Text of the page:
Jung R. Not a cup of coffee: strategies for fighting physical therapy commoditization. Impact. May 2016.

MicroMarketMonitor. North America revenue cycle management (RCM) market, by product (Integrated RCM, Standalone RCM), by component, by deployment (on premise, web based, cloud-based), by end-user (hospitals, physicians, labs, others), by function (front office, middle office, back office)—forecast to 2021.April 2016. www.micromarketmonitor.com/market/north-america-revenue-cycle-management-rcm-8558256575.html.

Susan Nowell, PT, DPT, is a PPS member and founder of Endurellect PT in San Francisco. She is licensed as a physical therapist in Italy and works as an onsite PT for international endurance running events. She may be reached at sunowell@gmail.com.

Technology & Profitability


Advances in information technology can improve profitability for the physical therapy practice.

By Phyllis Levine, PT, DPT

If you are like me, while you may use technology, the thought of undertaking a new technological program in your business creates anxiety. I have a lot to learn about what I can expect from technology to help increase my clinic’s productivity, reduce expenses, and increase overall profitability. I have been reflecting on how I can take better advantage of technology in my private practice. In the realm of revenue cycle management, technology provides ways to gather and utilize data to guide business activity. It can be challenging to stay abreast of the offerings and keep realistic expectations for what type of data can be collected. As physical therapists, many of us have little education in business concepts and finance. Since time and money are involved in bringing new technology into one’s business, owners must be able to make an educated decision about which of the multitude of technological opportunities is the best fit for the business. This decision requires knowledge of the current business status of our practice, defined goals for the future, and an understanding of the capabilities of the programs being considered. It is also useful to know which specific technologies competitors may already use as well as how likely what we are considering will produce a more competitive edge.

The various topics of information technology related to productivity and cost are frequently found in business journals and therefore some simplified definitions presented here may provide clarity. Technology can be defined as the practical application of science to business and industry.1 Productivity is defined as the ratio of the quantity of outputs to the quantity of inputs used.2 The cost of production or services offered and rendered is therefore the valuation of the inputs.3

As profit margins become tighter, owners of private practices must place an increasing importance on the implementation of strategies critical to reducing expenses. In most cases, the costs related to communication are the ones most dramatically reduced. Communication allows the exchange of information between at least two parties. Thus information technology assists in this. In private practice, like all business enterprises, information is considered one of the most valuable commodities. Therefore, fostering good communication is mandatory for success. In the work environment, communication occurs at three levels:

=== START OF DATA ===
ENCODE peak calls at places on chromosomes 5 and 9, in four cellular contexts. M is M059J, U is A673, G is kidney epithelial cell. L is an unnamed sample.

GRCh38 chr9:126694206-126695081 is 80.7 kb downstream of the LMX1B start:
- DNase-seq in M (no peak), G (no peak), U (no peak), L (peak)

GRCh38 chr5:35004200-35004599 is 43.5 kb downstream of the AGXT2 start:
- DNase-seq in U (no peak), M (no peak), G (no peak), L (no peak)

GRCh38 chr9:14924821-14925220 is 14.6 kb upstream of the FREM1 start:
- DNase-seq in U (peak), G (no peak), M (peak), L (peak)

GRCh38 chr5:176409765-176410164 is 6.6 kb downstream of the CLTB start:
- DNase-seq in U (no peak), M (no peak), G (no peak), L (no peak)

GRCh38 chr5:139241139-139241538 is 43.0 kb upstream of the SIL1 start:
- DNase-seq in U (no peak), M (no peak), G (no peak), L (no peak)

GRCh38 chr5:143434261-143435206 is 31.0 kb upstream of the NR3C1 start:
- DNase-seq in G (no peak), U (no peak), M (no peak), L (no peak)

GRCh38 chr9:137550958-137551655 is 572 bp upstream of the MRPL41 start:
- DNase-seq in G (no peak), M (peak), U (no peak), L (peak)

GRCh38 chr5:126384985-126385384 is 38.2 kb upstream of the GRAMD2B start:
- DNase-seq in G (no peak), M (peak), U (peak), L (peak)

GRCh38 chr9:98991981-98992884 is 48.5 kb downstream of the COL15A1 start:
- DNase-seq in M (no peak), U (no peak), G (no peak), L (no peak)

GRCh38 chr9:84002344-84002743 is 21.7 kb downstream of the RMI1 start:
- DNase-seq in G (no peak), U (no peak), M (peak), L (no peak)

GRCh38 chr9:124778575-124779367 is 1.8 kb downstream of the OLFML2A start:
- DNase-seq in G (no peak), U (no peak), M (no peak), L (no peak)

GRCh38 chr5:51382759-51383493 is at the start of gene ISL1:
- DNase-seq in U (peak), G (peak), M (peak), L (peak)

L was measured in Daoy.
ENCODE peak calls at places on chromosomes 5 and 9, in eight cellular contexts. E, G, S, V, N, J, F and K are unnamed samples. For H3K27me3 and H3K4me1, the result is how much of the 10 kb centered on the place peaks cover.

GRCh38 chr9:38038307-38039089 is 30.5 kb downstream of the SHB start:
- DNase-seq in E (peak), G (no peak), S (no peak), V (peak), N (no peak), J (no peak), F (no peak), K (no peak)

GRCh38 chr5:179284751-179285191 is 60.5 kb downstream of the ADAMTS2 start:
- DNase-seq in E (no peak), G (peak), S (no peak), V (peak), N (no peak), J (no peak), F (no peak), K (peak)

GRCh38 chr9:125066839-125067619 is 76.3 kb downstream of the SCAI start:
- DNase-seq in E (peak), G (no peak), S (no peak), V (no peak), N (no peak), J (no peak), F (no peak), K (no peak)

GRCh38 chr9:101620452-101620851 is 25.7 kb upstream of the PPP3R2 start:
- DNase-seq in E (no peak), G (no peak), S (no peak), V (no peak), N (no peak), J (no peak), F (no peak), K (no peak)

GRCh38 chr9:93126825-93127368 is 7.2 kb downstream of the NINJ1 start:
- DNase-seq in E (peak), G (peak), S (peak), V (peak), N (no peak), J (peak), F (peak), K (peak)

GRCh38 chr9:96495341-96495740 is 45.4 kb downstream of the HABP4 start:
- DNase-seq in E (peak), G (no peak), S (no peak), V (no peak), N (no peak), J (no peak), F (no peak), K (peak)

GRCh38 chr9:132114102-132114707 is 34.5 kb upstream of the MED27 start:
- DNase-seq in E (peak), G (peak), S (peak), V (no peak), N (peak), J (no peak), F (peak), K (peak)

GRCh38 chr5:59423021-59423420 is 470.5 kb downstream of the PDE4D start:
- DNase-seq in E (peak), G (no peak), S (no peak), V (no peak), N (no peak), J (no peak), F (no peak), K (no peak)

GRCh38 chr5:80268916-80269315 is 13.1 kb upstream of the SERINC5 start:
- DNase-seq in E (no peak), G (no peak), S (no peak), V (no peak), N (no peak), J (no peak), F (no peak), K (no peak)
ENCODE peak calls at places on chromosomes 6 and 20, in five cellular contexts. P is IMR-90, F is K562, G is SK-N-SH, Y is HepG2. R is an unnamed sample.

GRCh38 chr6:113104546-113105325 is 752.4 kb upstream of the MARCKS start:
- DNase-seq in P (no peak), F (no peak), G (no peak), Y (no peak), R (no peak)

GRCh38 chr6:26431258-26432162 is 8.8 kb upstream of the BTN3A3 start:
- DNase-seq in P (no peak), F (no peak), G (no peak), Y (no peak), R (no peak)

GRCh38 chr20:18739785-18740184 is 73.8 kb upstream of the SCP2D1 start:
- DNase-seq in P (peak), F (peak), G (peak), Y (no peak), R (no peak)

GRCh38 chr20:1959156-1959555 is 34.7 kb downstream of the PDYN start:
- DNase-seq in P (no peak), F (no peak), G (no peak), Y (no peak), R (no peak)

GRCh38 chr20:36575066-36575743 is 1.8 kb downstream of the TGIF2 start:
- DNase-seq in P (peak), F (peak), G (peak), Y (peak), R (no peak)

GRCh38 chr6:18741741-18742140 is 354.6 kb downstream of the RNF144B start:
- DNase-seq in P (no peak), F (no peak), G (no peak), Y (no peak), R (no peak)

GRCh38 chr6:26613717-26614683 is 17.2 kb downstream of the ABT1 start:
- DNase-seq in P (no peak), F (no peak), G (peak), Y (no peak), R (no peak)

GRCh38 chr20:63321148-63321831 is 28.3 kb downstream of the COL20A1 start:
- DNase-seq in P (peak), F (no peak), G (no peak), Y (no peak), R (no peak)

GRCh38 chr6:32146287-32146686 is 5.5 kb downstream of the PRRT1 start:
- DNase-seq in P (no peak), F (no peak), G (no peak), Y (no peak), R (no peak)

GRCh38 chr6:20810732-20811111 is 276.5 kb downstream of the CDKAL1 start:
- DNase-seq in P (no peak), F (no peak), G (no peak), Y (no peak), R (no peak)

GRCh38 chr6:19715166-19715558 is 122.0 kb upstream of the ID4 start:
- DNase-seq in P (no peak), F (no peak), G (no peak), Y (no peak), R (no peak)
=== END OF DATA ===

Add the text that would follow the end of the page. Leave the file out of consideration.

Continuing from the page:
1. internally between the company and its employees,
  2. externally between the company and its suppliers, and
  3. externally between the company and its customers—or patients.

Technology, instrumental in the handling of information at all three of these levels, can be specific to our industry or may be found in an outside industry. These concerns are as pertinent to an outpatient physical therapy clinic as they are to retail or manufacturing business. The first of these areas deals with data-based software. This provides transactional data, such as tracking individual tasks and/or individual productivity and analytical data, which cross-examines individual data with the performance of the entire company. This is perhaps the most common information gathered in our rehabilitation world. Most of the commonly used electronic medical record programs and billing programs are capable of collecting this data. Looking at which reports your software can provide may reveal that you have some valuable data available to you that is currently being underutilized.

The second area where information should be collected is termed Customer Relationship Management (CRM). Any area of your business that manages the patient experience is considered CRM. Improving performance in CRM gives a high return on investment despite some difficulties in implementation. As the technology in CRM becomes more sophisticated, the human interaction is minimized. Examples of technology pertaining to CRM would be a computerized phone-answering system instead of a receptionist. Many advances have been made in this area, and the public is more likely to expect an automated response than not. However, for this to be most successful the human presence must still be obvious. The technology needs to fit the organization more than the organization fits the technology. What we use should be value added to our patient’s experience and not a substitute for excellent hands-on service.